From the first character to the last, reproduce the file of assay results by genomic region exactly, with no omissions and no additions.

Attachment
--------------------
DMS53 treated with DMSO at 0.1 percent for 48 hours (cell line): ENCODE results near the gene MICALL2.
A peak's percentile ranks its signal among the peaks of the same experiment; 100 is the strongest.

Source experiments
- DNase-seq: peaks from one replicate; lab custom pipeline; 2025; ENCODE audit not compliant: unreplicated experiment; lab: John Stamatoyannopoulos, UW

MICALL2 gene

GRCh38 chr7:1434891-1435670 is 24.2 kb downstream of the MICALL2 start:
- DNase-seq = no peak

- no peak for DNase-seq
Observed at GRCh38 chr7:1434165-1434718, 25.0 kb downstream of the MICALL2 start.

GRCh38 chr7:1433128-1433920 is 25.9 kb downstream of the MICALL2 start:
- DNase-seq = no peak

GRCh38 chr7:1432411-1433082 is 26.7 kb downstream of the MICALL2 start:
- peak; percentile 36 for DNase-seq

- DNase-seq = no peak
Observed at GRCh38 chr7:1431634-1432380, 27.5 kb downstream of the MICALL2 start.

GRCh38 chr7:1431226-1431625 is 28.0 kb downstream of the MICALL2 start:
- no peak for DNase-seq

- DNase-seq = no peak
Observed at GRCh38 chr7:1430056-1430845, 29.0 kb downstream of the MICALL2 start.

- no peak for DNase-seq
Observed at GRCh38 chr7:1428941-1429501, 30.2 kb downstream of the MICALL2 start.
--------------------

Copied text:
DMS53 treated with DMSO at 0.1 percent for 48 hours (cell line): ENCODE results near the gene MICALL2.
A peak's percentile ranks its signal among the peaks of the same experiment; 100 is the strongest.

Source experiments
- DNase-seq: peaks from one replicate; lab custom pipeline; 2025; ENCODE audit not compliant: unreplicated experiment; lab: John Stamatoyannopoulos, UW

MICALL2 gene

GRCh38 chr7:1434891-1435670 is 24.2 kb downstream of the MICALL2 start:
- DNase-seq = no peak

- no peak for DNase-seq
Observed at GRCh38 chr7:1434165-1434718, 25.0 kb downstream of the MICALL2 start.

GRCh38 chr7:1433128-1433920 is 25.9 kb downstream of the MICALL2 start:
- DNase-seq = no peak

GRCh38 chr7:1432411-1433082 is 26.7 kb downstream of the MICALL2 start:
- peak; percentile 36 for DNase-seq

- DNase-seq = no peak
Observed at GRCh38 chr7:1431634-1432380, 27.5 kb downstream of the MICALL2 start.

GRCh38 chr7:1431226-1431625 is 28.0 kb downstream of the MICALL2 start:
- no peak for DNase-seq

- DNase-seq = no peak
Observed at GRCh38 chr7:1430056-1430845, 29.0 kb downstream of the MICALL2 start.

- no peak for DNase-seq
Observed at GRCh38 chr7:1428941-1429501, 30.2 kb downstream of the MICALL2 start.